I decided to commute home from Uniontown Tuesday, despite inclement weather. Giving the car over to my mother and making the ride a necessity seemed the only way to get the bike under me. I felt like something on the bottom of a shoe. Nevertheless, I had to get a ride in. One thing I knew for sure, I was not heading up the mountain.
Our relationship had become no closer than passing on the way to work lately, a subtle nod offered at best. How had it come to this, who really knows? Not so long ago I couldn’t keep my tires off her, couldn’t stop talking about her, now—indifference. When you know every curve of the old girl, every inch of her surface, not so smooth anymore in places, does that familiarity calm the swells of passion? When she knows just when you will push and just when you will roll over, is that when it is all over?
Despite having missed many rides, I felt an unexpected vigor. It was cold and raining: my best rides always come then. I came rather quickly towards my mountain. She had covered herself in a heavy veil. She wanted nothing to do with me and I wanted none of her. Just ride on by, Fat Cat, that would be best.
Of course, it would be nicer to get off the main road—you know with the traffic and the poor visibility. It wouldn’t hurt to just brush up against her on Barton Hollow. As I got closer she got darker. She knows I like that brooding side of her. Haven’t really seen that in a while, just blue skies and easy passage. It’s nice and all but… she’d become too settled—too vanilla. The girl I took up with last year was wild and unpredictable. You couldn’t get on top of her without a fight.
By the time I got to her feet at the bottom of Mud Pike, she had raised her nimbus skirt just a little. A tease? She still looked mad as hell up top but… Oh, it wouldn’t hurt to head up just a little ways, get my head up under those clouds a bit. See what kind of tantalizing nastiness might be going on up there.
The riding was easy. The higher I got the higher she slid her grey petticoat, just out of reach. It was as if she knew what I wanted. Just a little higher, just a little bit more and you’ll have it. Just as I was about to turn back in disgust, she fell upon me. It was like one of those silly scenes in the movies. You know, the ones where, in the heat of the argument, the woman starts slapping and punching the man. All her pent up fury is unleashed. They struggle a bit, all the while drawing ever closer. Finally, pugilism turns to passion as the lovers embrace in a torrid kiss, during which they crash onto the dining room table and—you get the picture.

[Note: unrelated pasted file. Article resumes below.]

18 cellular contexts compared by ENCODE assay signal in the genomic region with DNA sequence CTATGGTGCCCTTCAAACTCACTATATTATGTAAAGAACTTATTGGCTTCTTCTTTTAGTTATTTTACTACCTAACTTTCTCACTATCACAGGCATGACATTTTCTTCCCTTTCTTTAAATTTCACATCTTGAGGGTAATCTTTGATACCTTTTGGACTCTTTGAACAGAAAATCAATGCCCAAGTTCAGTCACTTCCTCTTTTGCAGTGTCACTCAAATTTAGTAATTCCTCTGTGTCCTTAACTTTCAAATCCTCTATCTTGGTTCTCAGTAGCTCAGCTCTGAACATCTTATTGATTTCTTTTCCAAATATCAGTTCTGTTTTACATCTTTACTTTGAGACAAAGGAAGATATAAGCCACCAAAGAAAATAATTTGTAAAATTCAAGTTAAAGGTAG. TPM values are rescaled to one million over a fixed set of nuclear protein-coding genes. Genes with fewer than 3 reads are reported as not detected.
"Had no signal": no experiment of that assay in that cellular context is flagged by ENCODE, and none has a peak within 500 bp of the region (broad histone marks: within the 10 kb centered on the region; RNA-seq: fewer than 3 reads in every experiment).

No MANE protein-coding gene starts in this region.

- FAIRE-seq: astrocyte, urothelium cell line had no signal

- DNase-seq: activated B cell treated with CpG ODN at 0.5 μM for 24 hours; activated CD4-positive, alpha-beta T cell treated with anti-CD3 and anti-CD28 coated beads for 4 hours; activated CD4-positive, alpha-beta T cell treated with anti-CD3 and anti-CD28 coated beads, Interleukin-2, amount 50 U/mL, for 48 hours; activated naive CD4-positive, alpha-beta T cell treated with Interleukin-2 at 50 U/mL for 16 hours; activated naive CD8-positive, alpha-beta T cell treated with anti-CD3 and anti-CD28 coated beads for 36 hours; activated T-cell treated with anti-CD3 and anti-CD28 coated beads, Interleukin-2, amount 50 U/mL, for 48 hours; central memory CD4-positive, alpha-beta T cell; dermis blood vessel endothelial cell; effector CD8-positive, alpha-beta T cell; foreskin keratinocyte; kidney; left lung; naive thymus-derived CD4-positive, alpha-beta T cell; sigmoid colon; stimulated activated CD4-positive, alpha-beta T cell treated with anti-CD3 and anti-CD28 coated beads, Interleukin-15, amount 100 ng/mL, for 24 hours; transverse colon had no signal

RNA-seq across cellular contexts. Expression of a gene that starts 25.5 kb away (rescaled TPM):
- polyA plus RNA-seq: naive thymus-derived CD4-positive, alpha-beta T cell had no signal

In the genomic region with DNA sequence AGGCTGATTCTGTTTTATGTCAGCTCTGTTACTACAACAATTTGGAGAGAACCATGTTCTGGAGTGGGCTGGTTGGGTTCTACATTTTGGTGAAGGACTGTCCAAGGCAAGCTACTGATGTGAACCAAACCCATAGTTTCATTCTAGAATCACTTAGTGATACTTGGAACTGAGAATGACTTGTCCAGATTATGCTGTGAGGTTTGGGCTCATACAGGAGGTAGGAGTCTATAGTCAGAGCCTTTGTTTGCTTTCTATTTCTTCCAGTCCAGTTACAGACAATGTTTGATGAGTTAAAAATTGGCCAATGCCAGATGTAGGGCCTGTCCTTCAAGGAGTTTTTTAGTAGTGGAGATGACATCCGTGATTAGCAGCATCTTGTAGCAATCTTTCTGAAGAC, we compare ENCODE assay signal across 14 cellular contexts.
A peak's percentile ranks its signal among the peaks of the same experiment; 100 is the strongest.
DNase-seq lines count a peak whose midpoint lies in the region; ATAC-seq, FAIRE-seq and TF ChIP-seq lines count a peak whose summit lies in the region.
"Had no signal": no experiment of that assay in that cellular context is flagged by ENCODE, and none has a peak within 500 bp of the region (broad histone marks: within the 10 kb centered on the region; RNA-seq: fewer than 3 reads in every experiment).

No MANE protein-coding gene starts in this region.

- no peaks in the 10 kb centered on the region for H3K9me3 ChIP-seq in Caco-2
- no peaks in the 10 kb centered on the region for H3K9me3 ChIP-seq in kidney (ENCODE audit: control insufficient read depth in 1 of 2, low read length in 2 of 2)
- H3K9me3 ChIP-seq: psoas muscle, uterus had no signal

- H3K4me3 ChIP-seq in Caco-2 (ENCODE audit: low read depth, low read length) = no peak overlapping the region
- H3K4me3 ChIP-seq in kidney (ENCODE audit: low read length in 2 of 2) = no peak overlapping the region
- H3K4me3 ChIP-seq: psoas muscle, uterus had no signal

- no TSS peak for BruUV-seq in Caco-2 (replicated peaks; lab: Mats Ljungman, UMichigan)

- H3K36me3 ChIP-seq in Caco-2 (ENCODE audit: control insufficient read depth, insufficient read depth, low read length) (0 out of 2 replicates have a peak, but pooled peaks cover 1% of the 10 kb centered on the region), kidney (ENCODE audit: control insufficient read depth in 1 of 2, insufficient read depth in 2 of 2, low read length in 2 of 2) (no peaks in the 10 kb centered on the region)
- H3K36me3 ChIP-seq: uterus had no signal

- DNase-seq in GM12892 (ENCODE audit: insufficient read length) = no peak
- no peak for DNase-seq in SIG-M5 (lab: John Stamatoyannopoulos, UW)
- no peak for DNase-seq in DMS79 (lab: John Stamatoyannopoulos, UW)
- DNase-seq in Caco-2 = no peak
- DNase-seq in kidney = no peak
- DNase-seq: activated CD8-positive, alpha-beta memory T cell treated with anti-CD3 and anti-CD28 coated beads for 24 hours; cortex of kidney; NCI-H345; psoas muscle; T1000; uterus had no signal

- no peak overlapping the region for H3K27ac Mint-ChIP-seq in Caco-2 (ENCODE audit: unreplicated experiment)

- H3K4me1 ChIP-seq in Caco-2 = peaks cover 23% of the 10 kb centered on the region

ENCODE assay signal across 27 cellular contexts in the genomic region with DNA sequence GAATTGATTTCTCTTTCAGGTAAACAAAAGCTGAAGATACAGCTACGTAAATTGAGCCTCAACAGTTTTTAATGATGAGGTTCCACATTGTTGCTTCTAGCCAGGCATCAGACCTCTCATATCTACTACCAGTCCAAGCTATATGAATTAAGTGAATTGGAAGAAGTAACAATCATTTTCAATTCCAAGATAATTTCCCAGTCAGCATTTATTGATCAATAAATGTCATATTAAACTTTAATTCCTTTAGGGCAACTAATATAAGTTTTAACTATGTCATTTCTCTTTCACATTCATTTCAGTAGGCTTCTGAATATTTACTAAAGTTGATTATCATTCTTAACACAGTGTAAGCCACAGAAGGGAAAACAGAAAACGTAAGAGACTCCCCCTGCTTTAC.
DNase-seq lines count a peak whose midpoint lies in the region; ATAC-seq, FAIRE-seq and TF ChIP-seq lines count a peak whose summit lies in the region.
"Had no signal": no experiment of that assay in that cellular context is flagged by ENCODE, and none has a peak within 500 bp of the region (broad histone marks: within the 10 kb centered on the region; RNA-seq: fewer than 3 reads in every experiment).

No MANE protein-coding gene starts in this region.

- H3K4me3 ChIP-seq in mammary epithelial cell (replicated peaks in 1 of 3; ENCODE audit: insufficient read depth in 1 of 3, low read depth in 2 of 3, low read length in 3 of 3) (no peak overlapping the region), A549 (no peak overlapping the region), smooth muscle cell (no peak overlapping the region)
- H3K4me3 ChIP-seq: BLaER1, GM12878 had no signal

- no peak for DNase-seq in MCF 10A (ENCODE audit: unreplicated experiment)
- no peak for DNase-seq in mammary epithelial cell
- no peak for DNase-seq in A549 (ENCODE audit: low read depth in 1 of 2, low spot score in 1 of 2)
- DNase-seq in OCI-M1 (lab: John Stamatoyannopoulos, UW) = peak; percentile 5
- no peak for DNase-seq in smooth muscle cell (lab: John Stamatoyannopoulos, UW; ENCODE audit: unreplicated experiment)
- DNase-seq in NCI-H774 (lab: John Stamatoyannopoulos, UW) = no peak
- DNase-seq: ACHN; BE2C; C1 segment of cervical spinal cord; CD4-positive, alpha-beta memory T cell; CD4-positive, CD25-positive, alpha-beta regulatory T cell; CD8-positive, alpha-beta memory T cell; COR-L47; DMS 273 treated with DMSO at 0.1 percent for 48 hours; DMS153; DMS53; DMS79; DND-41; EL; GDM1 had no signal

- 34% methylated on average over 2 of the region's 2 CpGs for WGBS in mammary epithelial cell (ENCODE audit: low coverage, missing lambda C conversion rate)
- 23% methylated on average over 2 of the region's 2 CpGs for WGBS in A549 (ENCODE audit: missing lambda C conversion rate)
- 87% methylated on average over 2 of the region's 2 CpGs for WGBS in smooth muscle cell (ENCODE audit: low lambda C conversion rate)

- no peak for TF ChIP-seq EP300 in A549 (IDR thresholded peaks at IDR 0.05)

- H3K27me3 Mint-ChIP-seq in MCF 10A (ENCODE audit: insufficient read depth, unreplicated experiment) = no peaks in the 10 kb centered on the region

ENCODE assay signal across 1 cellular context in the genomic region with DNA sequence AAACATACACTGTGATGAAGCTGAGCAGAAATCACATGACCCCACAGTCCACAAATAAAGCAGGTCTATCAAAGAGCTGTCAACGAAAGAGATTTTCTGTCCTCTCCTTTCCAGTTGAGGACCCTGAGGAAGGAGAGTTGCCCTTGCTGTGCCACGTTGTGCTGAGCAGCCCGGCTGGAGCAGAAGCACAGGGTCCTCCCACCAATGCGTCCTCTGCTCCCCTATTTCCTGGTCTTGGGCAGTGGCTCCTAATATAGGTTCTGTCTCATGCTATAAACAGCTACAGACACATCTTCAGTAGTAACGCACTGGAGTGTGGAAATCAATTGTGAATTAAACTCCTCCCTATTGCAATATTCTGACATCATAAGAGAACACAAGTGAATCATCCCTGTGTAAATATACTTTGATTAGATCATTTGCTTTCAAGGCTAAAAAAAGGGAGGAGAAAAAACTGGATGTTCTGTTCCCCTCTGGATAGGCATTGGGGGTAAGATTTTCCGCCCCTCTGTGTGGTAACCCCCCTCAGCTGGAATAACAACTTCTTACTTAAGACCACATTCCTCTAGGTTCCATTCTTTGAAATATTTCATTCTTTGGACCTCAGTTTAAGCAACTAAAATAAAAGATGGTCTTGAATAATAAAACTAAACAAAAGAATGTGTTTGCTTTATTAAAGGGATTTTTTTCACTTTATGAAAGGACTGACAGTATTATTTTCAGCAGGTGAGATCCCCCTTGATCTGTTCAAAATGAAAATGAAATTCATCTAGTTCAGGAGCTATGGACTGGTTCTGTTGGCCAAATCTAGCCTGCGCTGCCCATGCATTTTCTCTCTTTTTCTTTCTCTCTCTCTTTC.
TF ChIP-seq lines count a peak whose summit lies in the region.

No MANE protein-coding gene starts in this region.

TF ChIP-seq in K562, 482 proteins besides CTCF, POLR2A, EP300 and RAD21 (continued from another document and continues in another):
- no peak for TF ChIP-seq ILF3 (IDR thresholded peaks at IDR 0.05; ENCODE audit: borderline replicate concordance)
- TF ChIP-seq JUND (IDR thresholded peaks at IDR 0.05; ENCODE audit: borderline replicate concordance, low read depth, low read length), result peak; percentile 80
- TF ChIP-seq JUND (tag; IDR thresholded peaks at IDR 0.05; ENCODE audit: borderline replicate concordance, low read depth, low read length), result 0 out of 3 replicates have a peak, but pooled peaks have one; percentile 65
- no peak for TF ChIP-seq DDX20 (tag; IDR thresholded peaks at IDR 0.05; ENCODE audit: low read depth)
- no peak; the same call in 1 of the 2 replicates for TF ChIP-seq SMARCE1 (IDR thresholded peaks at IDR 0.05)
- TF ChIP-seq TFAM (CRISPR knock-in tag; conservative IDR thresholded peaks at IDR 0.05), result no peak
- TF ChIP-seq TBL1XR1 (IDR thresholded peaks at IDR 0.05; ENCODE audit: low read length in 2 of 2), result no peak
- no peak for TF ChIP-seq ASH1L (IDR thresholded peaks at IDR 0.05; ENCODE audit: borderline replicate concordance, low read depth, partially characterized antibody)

There she was, resplendent in glistening white. The wind cut though my jersey as I passed the first snowline of the year. It was just like old times, the adversity, the unexpected, the beauty, the excitement. Then I stopped— yards from the summit. It didn’t seem right to just take her like that. We should slow down a bit, leave each other wanting more.
Seems she did not like being left in the lurch. As I turned back down the mountain, she lashed out. It felt like she had, in my absence, taken some sort of correspondence course in Transylvanian acupuncture. Icy needles stung my face, propelled by swiftly rising winds. She slowed my descent such that I was actually passed by a car. Oh, the indignity. As fast as I dropped down her slopes, she followed with her worst. It chased me all the way to the formerly calm base and into the lowlands. Yeeehaa—what a woman.
I took the easy way home, down the unfinished strip of the worlds biggest bike path (at least until 2010) highway 43 south. All along its wide open stretches, my mind wandered back to the mountain. What a welcome change from a long summer. I couldn’t wait to see her like that again.